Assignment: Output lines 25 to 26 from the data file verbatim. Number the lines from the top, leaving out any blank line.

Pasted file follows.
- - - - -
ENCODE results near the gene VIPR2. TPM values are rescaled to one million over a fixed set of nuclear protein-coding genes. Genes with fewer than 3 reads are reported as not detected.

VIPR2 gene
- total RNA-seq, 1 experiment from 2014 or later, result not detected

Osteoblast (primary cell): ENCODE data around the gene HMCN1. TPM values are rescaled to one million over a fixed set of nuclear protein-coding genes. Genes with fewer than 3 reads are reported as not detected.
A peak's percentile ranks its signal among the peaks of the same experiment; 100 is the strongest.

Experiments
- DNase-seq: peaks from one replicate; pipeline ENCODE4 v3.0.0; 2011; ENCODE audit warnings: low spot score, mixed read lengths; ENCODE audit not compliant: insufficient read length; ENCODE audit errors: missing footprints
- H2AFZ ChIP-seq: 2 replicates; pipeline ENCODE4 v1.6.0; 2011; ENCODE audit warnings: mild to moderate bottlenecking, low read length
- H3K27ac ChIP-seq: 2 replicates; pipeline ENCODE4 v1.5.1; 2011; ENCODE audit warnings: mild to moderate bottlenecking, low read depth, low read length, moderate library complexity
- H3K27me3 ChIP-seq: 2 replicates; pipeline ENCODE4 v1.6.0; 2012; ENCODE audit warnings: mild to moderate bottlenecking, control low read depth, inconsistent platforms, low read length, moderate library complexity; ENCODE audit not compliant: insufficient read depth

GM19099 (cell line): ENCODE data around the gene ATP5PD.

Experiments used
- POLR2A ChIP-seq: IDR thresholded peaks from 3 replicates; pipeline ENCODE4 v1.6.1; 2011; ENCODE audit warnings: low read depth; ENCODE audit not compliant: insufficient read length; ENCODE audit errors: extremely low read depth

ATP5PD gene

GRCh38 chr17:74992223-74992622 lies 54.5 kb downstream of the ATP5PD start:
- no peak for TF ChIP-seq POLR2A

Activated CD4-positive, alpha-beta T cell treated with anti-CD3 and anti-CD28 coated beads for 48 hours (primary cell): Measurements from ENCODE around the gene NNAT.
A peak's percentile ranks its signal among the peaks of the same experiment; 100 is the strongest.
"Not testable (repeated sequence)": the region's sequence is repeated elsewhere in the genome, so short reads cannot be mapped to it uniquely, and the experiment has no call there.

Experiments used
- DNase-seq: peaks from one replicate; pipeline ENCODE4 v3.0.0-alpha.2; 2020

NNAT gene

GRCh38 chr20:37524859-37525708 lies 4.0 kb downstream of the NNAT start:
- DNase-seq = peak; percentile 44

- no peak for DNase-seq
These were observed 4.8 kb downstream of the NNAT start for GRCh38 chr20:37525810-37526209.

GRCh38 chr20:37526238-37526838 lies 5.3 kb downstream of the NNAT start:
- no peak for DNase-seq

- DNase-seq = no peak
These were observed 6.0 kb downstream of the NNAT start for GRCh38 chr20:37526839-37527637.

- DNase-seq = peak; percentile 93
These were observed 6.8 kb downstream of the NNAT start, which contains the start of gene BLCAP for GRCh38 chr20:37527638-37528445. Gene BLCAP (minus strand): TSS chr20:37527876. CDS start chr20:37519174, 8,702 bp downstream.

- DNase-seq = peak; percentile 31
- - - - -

- no peak for DNase-seq
These were observed 4.8 kb downstream of the NNAT start for GRCh38 chr20:37525810-37526209.